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Sunday, October 18, 2015

The Myth of Compassion

At the time of this writing, the United States is in real turmoil. Not since the Vietnam war era has the nation been as divided in its opinions and perspectives. You can call them the Left and the Right, the Red and the Blue or the Liberals and Conservatives. It really doesn't matter. What you have are people lining up against each other with an increasing amount of intolerance.

That is nothing new. The left has always framed the right as money-grubbing and selfish. The right has always pegged the left as entitled with their hands out.  The conservative position is that self-earned wealth is the only true means to advancement. The liberal position is that too may people lack access to the means to earn that wealth themselves.

It gets worse. The left portrays the right as greedy, with no compassion for the less fortunate. Throughout their speeches, liberal leaders pepper their rhetoric with phrases like, "the one percent don't care about the other ninety-nine percent." Another favorite is, "They make millions and pay less taxes than you do or pay no taxes at all."  These phrases are, ostensibly, designed to contrast the compassion on the left with the lack of compassion on the right.

It's the Millennial version of "I feel your pain."

Compassion is an interesting concept.  Somehow, it always gets attached to pity and confused with empathy. I find that intriguing, because when you ask most folks, they'll tell you they have compassion for the poor, the disadvantaged and the less fortunate. But in reality, compassion has nothing to do with social standing or economics. It's a human quality, completely detached from any economic or political cause. One feels compassion for another because something reaches into the soul to elicit concern for the other. Yet in politics, compassion is viewed as the exclusive domain of the poor and disadvantaged, as if it's some sort of moral merit badge that has to be earned.

Personally, I have no stake in either side's game. What I find interesting is the that left's plea for income redistribution too often boils down to one basic sentiment about their adversarial one percent, which goes something like this:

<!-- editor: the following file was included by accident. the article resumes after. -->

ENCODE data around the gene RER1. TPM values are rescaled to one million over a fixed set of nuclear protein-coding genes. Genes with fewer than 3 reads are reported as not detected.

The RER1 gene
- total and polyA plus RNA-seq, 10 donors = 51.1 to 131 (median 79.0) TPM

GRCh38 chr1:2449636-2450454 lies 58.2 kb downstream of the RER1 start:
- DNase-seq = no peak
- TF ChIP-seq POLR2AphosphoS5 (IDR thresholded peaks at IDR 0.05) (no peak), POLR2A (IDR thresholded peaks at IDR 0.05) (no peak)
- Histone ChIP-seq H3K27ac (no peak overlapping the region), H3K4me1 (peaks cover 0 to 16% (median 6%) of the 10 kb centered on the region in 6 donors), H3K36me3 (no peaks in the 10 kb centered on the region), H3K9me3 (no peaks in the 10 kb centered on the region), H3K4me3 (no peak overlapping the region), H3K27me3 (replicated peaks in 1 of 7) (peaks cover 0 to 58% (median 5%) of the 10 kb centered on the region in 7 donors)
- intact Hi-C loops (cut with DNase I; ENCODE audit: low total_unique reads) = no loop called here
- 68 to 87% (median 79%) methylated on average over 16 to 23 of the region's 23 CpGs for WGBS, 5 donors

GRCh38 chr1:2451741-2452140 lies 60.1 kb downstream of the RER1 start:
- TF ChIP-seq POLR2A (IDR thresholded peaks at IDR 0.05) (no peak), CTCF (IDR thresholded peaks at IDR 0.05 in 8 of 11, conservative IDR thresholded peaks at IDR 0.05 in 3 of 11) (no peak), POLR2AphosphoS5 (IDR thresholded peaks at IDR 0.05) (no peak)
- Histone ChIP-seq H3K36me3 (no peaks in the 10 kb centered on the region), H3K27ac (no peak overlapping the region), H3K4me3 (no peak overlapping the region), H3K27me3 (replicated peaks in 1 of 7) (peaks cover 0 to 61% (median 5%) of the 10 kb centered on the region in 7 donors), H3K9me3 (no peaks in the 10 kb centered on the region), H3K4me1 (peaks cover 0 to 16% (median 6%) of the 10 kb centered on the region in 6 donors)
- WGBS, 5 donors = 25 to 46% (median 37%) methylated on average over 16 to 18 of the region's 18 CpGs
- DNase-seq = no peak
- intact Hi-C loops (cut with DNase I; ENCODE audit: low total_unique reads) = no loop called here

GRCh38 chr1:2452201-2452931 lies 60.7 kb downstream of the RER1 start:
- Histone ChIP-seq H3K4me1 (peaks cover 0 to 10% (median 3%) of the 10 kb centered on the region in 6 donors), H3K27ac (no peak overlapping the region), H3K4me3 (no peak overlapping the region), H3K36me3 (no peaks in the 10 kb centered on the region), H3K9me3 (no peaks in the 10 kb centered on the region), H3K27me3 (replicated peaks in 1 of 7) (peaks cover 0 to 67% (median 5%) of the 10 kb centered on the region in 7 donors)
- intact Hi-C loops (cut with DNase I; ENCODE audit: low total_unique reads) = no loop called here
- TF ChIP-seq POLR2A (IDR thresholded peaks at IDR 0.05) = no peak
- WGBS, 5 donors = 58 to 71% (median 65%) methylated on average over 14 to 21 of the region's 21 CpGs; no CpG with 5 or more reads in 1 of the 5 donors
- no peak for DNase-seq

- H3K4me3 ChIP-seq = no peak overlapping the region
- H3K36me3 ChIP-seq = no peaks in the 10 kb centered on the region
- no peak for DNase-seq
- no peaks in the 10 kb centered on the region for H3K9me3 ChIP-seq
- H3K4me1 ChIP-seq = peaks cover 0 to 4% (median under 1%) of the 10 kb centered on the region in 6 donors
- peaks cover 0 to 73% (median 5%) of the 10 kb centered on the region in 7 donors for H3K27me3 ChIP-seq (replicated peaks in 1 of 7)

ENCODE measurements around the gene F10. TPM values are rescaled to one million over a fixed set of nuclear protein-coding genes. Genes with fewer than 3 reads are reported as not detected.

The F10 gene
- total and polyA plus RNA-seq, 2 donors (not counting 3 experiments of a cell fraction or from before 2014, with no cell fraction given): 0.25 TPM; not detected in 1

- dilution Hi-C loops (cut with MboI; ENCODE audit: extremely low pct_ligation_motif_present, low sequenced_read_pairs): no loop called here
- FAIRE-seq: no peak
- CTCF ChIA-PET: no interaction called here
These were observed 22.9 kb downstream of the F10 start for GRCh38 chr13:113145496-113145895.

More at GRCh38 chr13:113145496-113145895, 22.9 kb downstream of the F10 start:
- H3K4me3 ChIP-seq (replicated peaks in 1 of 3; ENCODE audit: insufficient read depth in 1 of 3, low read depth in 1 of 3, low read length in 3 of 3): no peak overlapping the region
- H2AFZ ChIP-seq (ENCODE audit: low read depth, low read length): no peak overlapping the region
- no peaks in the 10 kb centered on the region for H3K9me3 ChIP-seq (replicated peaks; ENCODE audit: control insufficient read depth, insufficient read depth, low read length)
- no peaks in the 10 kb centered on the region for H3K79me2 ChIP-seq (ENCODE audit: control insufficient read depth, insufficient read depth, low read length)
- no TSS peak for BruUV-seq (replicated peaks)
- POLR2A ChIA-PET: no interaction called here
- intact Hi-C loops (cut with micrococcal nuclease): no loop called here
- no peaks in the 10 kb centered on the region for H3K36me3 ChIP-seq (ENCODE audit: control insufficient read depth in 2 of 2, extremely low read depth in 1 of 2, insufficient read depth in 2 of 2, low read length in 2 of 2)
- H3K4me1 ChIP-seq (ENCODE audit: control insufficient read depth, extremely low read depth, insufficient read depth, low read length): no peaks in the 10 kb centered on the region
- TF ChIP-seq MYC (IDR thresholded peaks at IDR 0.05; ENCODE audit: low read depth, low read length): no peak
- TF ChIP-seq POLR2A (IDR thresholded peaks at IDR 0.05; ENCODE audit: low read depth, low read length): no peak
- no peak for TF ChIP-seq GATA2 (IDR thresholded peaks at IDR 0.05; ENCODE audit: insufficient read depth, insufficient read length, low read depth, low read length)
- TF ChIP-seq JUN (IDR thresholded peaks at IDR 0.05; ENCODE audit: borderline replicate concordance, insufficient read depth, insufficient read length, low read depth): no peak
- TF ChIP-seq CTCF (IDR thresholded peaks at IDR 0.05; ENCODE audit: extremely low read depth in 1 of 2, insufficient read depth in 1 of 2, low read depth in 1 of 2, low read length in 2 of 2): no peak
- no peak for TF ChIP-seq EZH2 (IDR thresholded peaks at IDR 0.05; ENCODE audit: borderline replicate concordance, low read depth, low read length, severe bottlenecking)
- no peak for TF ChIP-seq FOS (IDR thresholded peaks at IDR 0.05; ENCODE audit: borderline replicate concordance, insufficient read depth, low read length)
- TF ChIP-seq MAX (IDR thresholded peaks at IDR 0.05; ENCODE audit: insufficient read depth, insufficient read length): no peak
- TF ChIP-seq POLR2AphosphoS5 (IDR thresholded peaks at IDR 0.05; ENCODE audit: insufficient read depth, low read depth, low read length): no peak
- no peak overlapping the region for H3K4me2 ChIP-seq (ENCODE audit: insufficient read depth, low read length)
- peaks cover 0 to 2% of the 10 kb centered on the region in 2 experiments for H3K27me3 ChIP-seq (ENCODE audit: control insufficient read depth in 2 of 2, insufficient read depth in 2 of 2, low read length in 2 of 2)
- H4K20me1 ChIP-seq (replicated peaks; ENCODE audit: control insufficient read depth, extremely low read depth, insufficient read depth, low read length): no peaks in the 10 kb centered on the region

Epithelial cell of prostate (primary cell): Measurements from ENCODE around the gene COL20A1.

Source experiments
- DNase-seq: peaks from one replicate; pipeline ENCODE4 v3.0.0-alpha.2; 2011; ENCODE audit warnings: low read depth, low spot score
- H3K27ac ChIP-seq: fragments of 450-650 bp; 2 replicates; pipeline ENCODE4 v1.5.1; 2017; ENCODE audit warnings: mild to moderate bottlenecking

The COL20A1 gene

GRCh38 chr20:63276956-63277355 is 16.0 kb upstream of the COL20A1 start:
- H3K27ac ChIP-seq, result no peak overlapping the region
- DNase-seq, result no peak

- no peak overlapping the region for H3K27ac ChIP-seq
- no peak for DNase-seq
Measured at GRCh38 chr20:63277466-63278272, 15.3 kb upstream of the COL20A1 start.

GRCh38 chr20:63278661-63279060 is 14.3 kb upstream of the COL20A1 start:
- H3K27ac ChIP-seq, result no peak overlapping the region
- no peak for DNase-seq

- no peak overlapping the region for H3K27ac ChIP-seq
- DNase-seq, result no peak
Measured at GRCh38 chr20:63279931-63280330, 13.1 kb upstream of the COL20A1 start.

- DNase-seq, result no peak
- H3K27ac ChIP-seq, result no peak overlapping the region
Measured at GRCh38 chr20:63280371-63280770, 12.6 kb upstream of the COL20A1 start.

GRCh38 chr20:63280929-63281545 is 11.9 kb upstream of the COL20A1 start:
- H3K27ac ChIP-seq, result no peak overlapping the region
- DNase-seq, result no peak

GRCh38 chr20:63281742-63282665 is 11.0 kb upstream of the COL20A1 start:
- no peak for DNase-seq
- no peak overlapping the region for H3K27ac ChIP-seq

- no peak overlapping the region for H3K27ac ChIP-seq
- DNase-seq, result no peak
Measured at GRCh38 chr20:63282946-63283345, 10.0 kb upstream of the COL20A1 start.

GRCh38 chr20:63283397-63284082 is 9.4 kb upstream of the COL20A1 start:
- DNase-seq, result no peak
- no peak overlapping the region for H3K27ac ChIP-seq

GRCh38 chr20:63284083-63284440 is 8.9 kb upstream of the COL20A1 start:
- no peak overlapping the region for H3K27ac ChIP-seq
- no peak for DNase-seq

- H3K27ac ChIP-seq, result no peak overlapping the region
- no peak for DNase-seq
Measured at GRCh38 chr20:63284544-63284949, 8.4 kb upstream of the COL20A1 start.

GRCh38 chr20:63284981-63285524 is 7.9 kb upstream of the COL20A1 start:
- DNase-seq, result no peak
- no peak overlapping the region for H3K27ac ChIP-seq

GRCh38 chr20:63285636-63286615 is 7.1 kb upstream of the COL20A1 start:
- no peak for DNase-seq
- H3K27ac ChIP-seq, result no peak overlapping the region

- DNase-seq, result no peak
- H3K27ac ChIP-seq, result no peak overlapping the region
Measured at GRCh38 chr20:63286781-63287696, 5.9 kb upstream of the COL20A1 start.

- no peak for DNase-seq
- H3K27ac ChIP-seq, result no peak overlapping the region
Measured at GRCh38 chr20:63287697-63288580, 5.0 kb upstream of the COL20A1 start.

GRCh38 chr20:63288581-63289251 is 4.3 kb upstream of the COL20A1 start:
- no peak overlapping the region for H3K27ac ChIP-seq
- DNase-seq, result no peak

They've got more money than they'd ever need. Fuck 'em.

If you doubt the accuracy of that observation, try Googling videos that feature the word "Occupy" in the title or description. You'll see thousands of clips with protesters and political candidates echoing the very same sentiment, if not the exact words.

Yet these are the same people who present themselves as the faction filled with sensitivity to others.  They base their entire campaigns on their deep, abiding sense of compassion . But when I hear their harsh haranguing, I can't help asking if their compassion is all that universal.  Does their compassion for other human beings, regardless of race, color or creed apply to people who are also tremendously wealthy?

Stay with me on this, because I think I smell a real case of hypocrisy here:

If the left feels justified in proclaiming, "They've got more money than they'd ever need -- Fuck 'em," that's hardly the voice of compassion and seems to undermine its credibility. It suggests that only those it deems worthy are deserving of any of the human qualities that it reserves for its own.  And that leads to a slippery slope: How poor or disadvantaged does one have to be to qualify for compassion? How do we treat people in the 1.5%? Or the top 2%?  Who sets these arbitrary limits, anyway?  

This strategy is a huge tactical error, as well. After all, how could a brusk, exclusionary attitude like that meet with an opposing response any more compassionate than, "Our families had to earn every nickel we have -- Fuck you"

Seems to me that you can't have it both ways.  You want to be liberal? Fine. You want to be Conservative? Also fine. But if you're claiming to be compassionate, let your actions speak for themselves. Be consistent.  Show the same compassion to your adversaries that you do to your allies.  I haven't yet met the person who genuinely expressed his compassion for another human being by telling him to go fuck himself.


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